I can't recall exactly when my drinking progressed to a daily activity, but I know it was especially true after I graduated from college and went on to a full-time job. My usual routine was to drink every night after work, trying to limit myself as much as possible to avoid the next-day hangover at work. I drank excessively on Friday night. Saturday, I usually started around noon, sometimes earlier, often drinking on into the night. On Sunday, I drank during the day, slowing down again on Sunday evening to avoid the Monday morning hangover. Then I'd start the whole cycle all over again.

  • Loss of control (drinking more than intended and at times and places where not intended)

As I progressed through the stages of alcoholism, more and more humiliating, drunken incidents were happening. They were those times when I woke in the morning, head pounding, stomach turning, wondering WHY. Why can't I control myself?? Why do I keep doing this over and over? It's hard to describe the horror and dread of those mornings, not to mention the ghastly hangovers. I had a knack for ruining entire weekends, hungover from my out-of-control drinking on Friday night.

  • A need to drink to feel "normal"

As mentioned above, at some point in this progression I began to drink every day - sometimes relatively little, sometimes to excess. My body and mind were literally saturated, and intoxication was for me "normal". Sobriety felt abnormal.

  • Increased feelings of shame and remorse

Believe me, I didn't like the person I was becoming as I moved through the stages of alcoholism. As a mother of two precious children, I can't begin to explain the feelings of remorse, shame and self-loathing. As much as I tried to hide my drinking from them, it was still a fact of their lives as they were growing up. And as many times as I told myself I'd never do it again, that's how many times I'd do it again. Alcoholism is truly cunning, baffling and powerful.

  • Binge drinking (excessive drinking for prolonged periods of time)

Although I was more of a daily drinker, there were also a few times when I literally holed myself away and just drank - day and night, waking up in the morning and starting the whole process over again. I always worked outside the home, not by choice but out of financial necessity. I wanted more than anything to be a housewife and stay-at-home mom. I believe that God, in His infinite wisdom, protected me from myself by keeping me at that full-time job. Without a doubt, I would have progressed to more serious problems with my alcoholism had I not had the responsibility of my career.

  • Legal problems (DUI, public intoxication, etc.)

I can't begin to count the times I deserved a DUI. Drinking and driving was a way of life for me - something I am not at all proud of. I might have even deserved a public intoxication charge a time or two. Somehow I escaped any legal problems.

  • Marital, family and career problems (separation, divorce, estrangement from family members and friends, job loss, etc.)

Yes . . . Lots of marital problems. You may want to read more about this on my page about Marriage and Alcoholism. Incredibly, I managed to advance in my career and hide my alcoholism (at least as far as I am aware) from my employers. By nature, we alcoholics are often hard-working, high achieving individuals. Thankfully, I got into recovery before any employment problems cropped up.

  • Repeated unsuccessful attempts to quit drinking

Countless times I quit for good, and countless times I found myself baffled by my inability to stay quit. After a while, I stopped trying. Instead, I tried to control the amount I drank or the times I drank. Those efforts failed as well.

  • Hospitalizations

Something else I escaped. My physical health somehow did not suffer too badly, even as much as I drank all those years.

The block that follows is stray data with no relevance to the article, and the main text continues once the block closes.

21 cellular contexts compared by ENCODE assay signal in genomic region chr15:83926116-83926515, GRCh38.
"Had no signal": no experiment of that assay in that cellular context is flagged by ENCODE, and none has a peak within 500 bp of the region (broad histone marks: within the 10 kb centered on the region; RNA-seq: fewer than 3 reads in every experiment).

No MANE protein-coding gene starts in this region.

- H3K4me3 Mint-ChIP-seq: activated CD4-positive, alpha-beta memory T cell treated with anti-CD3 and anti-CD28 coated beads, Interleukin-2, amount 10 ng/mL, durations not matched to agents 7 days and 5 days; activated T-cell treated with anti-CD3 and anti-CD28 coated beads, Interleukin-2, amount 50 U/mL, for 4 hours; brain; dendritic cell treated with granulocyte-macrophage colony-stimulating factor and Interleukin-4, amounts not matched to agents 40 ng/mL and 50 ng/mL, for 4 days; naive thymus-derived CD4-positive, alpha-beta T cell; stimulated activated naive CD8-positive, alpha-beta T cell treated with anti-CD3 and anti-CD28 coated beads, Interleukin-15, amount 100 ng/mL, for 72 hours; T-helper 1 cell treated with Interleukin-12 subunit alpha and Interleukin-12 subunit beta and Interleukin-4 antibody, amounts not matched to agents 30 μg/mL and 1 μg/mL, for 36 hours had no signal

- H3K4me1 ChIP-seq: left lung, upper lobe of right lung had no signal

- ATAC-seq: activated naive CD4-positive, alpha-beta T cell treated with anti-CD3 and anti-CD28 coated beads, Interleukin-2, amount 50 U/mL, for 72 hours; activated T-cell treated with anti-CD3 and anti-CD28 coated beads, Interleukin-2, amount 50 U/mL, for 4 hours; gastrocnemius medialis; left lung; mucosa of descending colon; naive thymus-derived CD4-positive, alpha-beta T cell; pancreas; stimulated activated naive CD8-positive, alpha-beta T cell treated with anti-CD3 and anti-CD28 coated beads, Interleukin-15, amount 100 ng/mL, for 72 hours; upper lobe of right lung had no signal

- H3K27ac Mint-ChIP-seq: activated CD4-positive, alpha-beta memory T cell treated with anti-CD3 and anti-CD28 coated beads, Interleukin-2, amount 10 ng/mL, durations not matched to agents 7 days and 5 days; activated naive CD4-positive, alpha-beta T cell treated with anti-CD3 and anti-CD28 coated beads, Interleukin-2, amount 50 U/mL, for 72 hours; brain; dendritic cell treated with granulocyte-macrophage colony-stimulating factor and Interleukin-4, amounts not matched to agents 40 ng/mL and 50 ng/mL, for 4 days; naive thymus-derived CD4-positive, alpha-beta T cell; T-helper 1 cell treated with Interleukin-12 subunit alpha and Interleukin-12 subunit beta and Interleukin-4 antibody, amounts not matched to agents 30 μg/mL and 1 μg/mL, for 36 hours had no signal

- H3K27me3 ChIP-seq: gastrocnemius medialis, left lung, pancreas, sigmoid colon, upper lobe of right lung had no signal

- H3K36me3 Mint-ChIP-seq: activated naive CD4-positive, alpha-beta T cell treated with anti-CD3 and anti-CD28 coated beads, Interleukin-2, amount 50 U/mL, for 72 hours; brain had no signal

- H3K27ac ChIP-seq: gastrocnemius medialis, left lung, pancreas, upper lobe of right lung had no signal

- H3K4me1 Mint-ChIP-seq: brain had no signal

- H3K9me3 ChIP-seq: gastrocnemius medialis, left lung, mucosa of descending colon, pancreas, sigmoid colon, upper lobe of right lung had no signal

• Depression and suicidal thoughts

You may want to read my page on Depression and Alcoholism about my own experience with depression. I also had frequent suicidal thoughts (although no attempts) as a result of my alcoholism.

Withdrawal Symptoms

Please read my page about my experience with withdrawal symptoms.

Stages of Alcoholism

And here is where my New-Life-In-Recovery began! As I read the list above under the Late Stages of Alcoholism, I thank God that I didn't have to go down that far.

With alcoholism, a good analogy can be drawn of an elevator going down, floor by floor, through the stages of alcoholism.

elevator buttons

Some of us get off the elevator sooner than others and get into recovery. Some of us are lucky enough to get off the elevator in the early stages of alcoholism. Others, like myself, get off during or toward the end of the middle stage. If we decide to get back on that elevator and start drinking again, we can be guaranteed that it will continue to go down.


The Good News:

There Is A Solution

In looking again at the list of physical symptoms of the later stages of alcoholism, I am reminded anew that the Twelve Steps and the program of Alcoholics Anonymous were divinely inspired. God knew that the only hope for the alcoholic was abstinence from alcohol through a complete psychic change and spiritual awakening. Thus Alcoholics Anonymous and the Twelve Steps came into being by the work of two once hopeless drunks, Bill Wilson and Dr. Bob Smith. The true history of AA is fascinating to me.

I am also reminded, when looking at that list, that my family members - my grandparents, my mother, and my brother - sadly were not so fortunate. All died prematurely as the result of the disease of alcoholism. My prayer is that, by my example, I have broken that downward spiral pattern of alcoholism in my family.

My prayer for every alcoholic is that he or she would find their way to recovery as I have and experience the joy of living this NEW-LIFE-IN-RECOVERY!

Note also that the stages of alcoholism are discussed in the Big Book of Alcoholics Anonymous in Chapter 8, "To Wives". Keep in mind that this text was written in the 1930's. Still, it gives a good description of the stages of alcoholism.



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READ MORE: 10 Warning Signs

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READ MORE: AA's 12 Questions

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READ MORE: Chronic Alcoholism

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READ MORE: The Physical Effects of Alcohol

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READ MORE: Depression and Alcoholism

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READ MORE: Alcoholism Research